Over the last week, UFC Vice President of Athlete Health and Performance Jeff Novitzky has tried to explain Jon Jones’ recent positive test for a trace amount of the same metabolite that resulted in a 15-month suspension after his 2017 bout against Daniel Cormier.
The original explanation was this positive test was residual, staying in his system from the first positive test and shouldn’t be ruled as anything irregular. His latest comments, however, may have caused more confusion than necessarily cleaning the situation up. While speaking on The Joe Rogan Experience, Novitzky explained that the December positive findings wasn’t actually the first time it had shown up in his testing, it was actually the third time.
The Dec. 9 test had a range of 60-80 picograms of the same longterm metabolite (coincidentally the same range that resulted in his latest suspension), but USADA ruled that small amount had no performance-enhancing benefit.
While the Nevada State Athletic Commission certainly had some concerns and wanted to hold a hearing before licensing Jones, the California State Athletic Commission had no problem licensing Jones since it was familiar with his original failed test.
That resulted in the entire UFC 232 card shifting from Las Vegas to Los Angeles. In the days after, fighters like Cris Cyborg have expressed frustration over the sudden move, while Jones’ challenger Alexander Gustafsson has straight up called Jones a cheater.
“Yes, I do (believe he’s a cheater),” Gustafsson told reporters, including MMA Junkie, at the UFC 232 pre-fight news conference. “Yes I do. This guy is not confident. He has to put (expletive) in his body to be confident. That’s all it is.”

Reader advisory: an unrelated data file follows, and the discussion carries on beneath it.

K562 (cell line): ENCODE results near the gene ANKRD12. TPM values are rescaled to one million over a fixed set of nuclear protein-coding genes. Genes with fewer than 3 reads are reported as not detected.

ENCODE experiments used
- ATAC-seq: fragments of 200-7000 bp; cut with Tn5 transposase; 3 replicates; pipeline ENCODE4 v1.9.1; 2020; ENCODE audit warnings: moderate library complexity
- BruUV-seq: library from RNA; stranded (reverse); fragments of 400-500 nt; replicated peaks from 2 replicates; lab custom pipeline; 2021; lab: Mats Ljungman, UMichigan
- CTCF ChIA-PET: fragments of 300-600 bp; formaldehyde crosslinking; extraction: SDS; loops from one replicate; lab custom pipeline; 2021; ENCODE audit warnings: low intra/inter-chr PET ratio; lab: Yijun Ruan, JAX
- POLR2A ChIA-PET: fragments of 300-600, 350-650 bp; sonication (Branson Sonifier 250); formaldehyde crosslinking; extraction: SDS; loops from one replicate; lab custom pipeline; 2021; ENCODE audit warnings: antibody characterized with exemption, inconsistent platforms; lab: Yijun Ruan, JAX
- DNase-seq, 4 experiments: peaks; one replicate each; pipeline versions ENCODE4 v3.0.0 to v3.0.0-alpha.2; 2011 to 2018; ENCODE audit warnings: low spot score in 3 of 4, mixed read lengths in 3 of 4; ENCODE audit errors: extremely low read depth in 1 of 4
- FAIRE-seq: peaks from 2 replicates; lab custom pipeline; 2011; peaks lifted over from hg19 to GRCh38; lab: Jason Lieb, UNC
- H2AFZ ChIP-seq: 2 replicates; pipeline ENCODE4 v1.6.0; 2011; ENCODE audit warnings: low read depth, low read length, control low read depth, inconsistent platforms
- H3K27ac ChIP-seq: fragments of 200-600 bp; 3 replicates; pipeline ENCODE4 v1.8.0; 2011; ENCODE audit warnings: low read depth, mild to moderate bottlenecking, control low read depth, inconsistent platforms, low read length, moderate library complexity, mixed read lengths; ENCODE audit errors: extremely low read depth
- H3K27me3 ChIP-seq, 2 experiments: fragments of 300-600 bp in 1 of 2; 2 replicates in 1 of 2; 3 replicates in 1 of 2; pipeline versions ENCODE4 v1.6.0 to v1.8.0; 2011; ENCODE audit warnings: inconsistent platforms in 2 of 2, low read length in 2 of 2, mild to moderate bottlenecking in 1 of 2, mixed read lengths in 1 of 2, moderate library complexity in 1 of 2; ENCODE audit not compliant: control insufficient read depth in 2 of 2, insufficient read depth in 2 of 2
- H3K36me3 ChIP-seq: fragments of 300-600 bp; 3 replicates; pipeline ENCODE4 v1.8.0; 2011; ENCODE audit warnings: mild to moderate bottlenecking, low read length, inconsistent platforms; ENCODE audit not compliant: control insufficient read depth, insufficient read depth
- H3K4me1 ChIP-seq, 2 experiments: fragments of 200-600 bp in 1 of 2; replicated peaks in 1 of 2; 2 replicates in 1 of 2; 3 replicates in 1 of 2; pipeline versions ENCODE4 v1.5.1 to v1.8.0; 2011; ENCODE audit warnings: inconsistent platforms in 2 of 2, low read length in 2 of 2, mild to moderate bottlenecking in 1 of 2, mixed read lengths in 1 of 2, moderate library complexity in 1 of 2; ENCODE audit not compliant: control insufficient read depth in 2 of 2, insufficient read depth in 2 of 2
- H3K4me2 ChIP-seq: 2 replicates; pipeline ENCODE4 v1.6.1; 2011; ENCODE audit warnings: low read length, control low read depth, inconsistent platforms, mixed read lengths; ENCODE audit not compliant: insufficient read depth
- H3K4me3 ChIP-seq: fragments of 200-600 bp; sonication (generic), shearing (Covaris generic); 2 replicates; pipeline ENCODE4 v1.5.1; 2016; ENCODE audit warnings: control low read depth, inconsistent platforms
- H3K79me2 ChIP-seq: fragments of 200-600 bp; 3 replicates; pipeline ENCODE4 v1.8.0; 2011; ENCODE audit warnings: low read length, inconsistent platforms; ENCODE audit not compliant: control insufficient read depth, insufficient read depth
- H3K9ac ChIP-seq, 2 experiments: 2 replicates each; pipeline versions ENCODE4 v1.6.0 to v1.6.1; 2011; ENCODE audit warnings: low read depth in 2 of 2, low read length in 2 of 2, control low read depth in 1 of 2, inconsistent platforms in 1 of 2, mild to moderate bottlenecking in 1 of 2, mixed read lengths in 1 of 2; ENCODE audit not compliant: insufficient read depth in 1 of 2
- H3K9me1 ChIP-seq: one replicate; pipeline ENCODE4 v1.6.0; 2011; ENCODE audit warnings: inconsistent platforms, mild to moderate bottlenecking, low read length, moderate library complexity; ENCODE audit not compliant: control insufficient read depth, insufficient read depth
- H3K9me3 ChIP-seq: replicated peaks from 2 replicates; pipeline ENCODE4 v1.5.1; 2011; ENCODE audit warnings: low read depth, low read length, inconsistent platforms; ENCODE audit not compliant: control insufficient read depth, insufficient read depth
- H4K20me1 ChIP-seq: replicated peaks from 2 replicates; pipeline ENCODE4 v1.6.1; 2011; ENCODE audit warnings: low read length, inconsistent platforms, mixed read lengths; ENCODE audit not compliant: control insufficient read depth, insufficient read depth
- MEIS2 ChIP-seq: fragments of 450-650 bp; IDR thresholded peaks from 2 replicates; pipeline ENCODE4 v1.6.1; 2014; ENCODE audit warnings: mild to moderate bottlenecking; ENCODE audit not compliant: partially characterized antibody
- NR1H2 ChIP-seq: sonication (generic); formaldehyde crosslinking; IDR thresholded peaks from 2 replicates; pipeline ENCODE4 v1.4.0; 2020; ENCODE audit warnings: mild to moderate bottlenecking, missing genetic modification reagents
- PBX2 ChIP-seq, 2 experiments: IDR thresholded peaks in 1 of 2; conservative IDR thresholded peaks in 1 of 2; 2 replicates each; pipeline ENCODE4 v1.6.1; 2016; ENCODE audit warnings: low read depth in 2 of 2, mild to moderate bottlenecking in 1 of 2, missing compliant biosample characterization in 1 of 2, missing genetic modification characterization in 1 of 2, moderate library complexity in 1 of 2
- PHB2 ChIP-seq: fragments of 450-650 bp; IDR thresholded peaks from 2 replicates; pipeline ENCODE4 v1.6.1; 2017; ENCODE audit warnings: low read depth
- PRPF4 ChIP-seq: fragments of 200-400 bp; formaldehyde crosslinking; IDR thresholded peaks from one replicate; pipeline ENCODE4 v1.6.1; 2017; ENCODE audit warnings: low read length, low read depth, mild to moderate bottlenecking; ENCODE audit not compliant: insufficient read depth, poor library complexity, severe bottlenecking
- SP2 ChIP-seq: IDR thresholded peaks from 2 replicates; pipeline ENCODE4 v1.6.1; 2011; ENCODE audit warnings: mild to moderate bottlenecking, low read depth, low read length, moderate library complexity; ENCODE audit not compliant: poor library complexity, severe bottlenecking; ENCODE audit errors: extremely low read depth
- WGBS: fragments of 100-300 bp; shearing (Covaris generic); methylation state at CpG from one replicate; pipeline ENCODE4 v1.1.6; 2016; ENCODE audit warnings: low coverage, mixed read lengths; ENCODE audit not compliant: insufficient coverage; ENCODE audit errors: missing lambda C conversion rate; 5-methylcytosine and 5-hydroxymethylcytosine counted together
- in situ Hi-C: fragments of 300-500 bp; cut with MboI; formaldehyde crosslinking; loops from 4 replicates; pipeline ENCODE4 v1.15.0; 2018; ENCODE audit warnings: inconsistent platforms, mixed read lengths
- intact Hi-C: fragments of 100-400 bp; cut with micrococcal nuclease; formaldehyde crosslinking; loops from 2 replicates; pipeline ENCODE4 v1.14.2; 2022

Despite all the controversy surrounding Jones, the former light heavyweight king feels he’s proven he’s clean and shouldn’t have any asterisks next to his name.
“I have completely set myself free from any type of — I listen to fighters from the past be like, ‘This is why he beat me, because he had this in me.’ And I get why they need to do that, to feel better, to feel like I can do it the second time. I get why they’re doin’ that,” Jones said, per MMA Fighting. “But I’ve taken off the asterisk next to what I’ve done. I know what I’ve done. Every pushup, every situp, freaking showing up to practice early, leaving there late, wrestling camp since I was 12 years old, endless tournaments, I know what I’ve done. After beating Gustafsson I’m going to be right back on the track that I’ve always been on, which is being one of the all-time greats and I know that in my heart, no matter who believes me or not.”
Jones and Gustafsson will fight for the vacant light heavyweight title Saturday night at The Forum in Los Angeles.